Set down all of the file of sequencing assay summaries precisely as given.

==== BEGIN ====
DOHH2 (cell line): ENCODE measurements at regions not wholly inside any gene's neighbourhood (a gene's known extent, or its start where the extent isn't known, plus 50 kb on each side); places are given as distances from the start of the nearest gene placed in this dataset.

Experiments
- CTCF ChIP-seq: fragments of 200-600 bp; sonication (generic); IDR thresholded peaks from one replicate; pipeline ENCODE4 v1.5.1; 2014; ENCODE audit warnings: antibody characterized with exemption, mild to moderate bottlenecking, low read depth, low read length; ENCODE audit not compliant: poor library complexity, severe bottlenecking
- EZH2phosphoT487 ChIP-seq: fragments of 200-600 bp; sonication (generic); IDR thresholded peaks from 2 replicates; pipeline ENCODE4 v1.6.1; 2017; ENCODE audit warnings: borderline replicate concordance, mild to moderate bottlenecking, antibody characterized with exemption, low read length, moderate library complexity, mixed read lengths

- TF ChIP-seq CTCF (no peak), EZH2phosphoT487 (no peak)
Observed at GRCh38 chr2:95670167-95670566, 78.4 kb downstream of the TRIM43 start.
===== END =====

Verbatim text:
DOHH2 (cell line): ENCODE measurements at regions not wholly inside any gene's neighbourhood (a gene's known extent, or its start where the extent isn't known, plus 50 kb on each side); places are given as distances from the start of the nearest gene placed in this dataset.

Experiments
- CTCF ChIP-seq: fragments of 200-600 bp; sonication (generic); IDR thresholded peaks from one replicate; pipeline ENCODE4 v1.5.1; 2014; ENCODE audit warnings: antibody characterized with exemption, mild to moderate bottlenecking, low read depth, low read length; ENCODE audit not compliant: poor library complexity, severe bottlenecking
- EZH2phosphoT487 ChIP-seq: fragments of 200-600 bp; sonication (generic); IDR thresholded peaks from 2 replicates; pipeline ENCODE4 v1.6.1; 2017; ENCODE audit warnings: borderline replicate concordance, mild to moderate bottlenecking, antibody characterized with exemption, low read length, moderate library complexity, mixed read lengths

- TF ChIP-seq CTCF (no peak), EZH2phosphoT487 (no peak)
Observed at GRCh38 chr2:95670167-95670566, 78.4 kb downstream of the TRIM43 start.